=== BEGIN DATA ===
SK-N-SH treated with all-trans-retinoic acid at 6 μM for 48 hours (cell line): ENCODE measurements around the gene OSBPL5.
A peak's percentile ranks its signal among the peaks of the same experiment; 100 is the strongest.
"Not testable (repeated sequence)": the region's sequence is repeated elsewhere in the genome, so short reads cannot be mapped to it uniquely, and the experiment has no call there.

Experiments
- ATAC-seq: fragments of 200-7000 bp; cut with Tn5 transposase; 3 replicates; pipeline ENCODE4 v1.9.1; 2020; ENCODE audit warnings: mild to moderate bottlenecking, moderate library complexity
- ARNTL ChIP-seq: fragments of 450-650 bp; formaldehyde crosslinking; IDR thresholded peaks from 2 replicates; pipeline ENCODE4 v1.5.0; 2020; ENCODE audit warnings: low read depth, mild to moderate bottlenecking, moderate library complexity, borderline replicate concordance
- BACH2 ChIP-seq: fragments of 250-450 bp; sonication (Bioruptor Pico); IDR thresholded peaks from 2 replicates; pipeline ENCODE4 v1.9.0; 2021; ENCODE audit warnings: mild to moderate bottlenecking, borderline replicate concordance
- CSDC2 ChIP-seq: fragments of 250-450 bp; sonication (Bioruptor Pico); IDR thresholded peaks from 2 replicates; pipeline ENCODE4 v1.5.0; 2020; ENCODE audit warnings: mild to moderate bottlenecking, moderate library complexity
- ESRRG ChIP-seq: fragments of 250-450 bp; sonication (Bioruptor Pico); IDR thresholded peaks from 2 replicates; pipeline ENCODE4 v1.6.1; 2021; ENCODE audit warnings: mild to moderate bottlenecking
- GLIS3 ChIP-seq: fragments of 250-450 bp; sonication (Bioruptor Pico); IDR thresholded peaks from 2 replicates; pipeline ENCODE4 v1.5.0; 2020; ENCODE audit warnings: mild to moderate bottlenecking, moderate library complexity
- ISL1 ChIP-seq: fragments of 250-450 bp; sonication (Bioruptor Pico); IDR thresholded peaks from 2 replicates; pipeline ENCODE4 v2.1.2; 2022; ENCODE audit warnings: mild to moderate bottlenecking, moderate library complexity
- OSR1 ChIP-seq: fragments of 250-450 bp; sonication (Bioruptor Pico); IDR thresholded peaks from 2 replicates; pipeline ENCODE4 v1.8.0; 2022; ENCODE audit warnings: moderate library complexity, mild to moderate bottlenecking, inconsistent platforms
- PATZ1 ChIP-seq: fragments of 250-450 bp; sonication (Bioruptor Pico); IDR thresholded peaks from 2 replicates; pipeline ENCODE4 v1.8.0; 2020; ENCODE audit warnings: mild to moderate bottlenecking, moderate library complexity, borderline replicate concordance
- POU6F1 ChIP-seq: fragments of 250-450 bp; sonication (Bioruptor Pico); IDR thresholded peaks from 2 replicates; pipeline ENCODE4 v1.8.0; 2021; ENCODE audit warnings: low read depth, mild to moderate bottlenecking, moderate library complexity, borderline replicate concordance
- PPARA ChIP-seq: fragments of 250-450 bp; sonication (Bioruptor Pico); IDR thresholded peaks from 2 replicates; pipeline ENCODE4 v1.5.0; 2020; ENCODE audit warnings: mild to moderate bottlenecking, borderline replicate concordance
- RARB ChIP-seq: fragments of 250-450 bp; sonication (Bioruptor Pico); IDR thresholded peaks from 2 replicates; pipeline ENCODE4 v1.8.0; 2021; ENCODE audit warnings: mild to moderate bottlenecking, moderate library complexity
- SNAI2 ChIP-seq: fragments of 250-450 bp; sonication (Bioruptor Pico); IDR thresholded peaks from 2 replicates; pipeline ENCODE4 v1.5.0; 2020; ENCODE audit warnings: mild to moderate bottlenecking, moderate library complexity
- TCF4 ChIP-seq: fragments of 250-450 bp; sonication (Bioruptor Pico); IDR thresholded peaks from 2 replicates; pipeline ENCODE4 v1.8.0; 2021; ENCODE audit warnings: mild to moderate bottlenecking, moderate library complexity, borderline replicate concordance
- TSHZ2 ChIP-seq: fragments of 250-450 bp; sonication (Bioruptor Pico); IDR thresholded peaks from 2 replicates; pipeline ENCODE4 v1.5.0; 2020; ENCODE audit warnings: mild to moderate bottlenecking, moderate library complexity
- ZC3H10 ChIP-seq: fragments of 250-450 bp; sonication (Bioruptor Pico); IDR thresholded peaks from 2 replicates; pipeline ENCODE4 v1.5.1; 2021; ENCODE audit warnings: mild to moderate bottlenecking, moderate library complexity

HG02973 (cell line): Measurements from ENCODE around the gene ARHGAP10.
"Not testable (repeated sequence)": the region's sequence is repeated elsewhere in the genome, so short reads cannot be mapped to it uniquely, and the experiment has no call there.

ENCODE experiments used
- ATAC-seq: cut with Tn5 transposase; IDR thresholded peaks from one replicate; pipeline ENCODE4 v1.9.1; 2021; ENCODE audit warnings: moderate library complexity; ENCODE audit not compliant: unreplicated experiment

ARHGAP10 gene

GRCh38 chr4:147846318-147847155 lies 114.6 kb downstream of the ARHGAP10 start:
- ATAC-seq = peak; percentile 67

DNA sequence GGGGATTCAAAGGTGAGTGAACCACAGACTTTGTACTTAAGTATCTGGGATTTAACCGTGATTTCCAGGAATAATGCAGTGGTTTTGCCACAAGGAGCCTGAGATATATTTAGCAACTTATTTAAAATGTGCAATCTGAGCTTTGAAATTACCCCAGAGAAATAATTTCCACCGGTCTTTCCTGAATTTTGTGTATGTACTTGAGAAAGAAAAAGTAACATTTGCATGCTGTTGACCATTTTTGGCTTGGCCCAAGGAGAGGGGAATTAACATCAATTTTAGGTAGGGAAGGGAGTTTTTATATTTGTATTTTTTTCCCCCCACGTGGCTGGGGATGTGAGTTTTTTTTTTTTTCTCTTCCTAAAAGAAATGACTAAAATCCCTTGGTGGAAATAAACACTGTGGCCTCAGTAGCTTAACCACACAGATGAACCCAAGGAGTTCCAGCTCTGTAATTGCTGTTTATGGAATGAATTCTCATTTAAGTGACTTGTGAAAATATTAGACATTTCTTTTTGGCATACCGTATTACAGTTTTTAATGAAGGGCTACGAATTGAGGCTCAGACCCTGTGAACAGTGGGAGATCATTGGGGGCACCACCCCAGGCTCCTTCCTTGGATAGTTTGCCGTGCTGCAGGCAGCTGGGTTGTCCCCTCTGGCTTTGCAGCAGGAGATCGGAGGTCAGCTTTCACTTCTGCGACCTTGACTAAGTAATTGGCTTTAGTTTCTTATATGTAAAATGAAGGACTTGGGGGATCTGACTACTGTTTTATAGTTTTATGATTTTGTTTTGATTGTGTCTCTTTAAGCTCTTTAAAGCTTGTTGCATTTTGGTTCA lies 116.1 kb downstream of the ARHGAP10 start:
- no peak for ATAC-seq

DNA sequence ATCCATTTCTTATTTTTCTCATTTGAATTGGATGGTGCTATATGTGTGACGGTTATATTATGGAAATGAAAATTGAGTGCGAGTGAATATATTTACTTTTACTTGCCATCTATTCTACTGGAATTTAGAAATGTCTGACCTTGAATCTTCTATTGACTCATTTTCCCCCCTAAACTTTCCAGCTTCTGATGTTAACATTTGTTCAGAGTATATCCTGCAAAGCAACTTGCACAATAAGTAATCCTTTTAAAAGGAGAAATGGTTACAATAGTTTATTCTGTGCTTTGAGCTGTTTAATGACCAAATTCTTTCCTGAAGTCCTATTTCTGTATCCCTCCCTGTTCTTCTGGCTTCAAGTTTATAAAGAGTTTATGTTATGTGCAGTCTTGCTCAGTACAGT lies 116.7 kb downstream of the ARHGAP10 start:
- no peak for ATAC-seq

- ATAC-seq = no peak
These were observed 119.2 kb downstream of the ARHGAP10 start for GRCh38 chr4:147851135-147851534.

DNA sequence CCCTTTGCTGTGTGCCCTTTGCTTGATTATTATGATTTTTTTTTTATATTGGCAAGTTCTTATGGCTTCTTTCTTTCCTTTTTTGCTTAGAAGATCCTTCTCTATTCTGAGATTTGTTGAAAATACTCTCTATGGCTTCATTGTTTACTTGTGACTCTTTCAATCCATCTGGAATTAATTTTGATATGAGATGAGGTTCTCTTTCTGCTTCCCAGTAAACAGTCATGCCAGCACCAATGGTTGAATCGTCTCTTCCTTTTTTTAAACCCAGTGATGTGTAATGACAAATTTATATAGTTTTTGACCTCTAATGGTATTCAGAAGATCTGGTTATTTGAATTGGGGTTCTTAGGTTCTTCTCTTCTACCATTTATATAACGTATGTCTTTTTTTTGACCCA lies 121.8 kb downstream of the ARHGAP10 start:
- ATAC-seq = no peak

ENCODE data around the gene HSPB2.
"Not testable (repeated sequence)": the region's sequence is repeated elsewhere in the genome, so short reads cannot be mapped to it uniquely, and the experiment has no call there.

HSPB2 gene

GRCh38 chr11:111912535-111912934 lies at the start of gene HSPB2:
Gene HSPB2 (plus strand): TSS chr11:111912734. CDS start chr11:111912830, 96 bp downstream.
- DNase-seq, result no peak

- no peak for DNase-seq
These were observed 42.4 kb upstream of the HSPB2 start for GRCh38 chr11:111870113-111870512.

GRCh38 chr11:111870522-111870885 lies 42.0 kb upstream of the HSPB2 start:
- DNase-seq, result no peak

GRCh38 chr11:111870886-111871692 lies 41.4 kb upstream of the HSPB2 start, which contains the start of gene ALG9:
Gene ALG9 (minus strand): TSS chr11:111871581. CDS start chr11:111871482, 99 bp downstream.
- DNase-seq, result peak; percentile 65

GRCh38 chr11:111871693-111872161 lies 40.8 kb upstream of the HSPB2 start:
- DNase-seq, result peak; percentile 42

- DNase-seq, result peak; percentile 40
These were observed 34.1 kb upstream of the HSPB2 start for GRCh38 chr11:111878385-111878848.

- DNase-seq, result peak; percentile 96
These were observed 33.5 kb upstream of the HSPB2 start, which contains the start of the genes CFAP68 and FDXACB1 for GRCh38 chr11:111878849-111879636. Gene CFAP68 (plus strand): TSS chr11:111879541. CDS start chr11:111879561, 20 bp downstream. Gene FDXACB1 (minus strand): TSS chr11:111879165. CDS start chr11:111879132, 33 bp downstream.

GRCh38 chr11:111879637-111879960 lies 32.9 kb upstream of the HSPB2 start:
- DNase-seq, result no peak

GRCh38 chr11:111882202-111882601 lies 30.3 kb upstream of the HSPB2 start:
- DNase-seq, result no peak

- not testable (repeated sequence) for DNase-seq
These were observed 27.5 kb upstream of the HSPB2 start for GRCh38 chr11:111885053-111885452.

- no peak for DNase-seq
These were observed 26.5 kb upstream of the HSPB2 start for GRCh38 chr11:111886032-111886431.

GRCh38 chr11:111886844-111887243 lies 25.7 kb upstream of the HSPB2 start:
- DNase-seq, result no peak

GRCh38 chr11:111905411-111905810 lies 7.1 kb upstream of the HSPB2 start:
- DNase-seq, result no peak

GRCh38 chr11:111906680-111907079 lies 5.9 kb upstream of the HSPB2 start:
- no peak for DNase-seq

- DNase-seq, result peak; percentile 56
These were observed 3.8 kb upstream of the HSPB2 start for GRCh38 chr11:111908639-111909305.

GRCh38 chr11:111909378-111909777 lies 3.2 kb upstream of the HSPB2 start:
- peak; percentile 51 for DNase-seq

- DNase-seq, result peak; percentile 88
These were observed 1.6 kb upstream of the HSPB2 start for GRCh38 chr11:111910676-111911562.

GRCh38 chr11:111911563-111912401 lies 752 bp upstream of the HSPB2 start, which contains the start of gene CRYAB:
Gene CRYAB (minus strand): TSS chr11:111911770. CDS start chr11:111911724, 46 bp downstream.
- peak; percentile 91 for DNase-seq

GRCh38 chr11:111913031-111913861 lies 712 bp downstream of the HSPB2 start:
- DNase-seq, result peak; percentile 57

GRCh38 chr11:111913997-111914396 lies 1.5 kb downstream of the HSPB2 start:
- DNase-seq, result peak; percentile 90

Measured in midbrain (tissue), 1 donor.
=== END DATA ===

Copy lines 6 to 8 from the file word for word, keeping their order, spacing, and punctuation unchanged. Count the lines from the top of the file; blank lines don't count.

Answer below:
- ARNTL ChIP-seq: fragments of 450-650 bp; formaldehyde crosslinking; IDR thresholded peaks from 2 replicates; pipeline ENCODE4 v1.5.0; 2020; ENCODE audit warnings: low read depth, mild to moderate bottlenecking, moderate library complexity, borderline replicate concordance
- BACH2 ChIP-seq: fragments of 250-450 bp; sonication (Bioruptor Pico); IDR thresholded peaks from 2 replicates; pipeline ENCODE4 v1.9.0; 2021; ENCODE audit warnings: mild to moderate bottlenecking, borderline replicate concordance
- CSDC2 ChIP-seq: fragments of 250-450 bp; sonication (Bioruptor Pico); IDR thresholded peaks from 2 replicates; pipeline ENCODE4 v1.5.0; 2020; ENCODE audit warnings: mild to moderate bottlenecking, moderate library complexity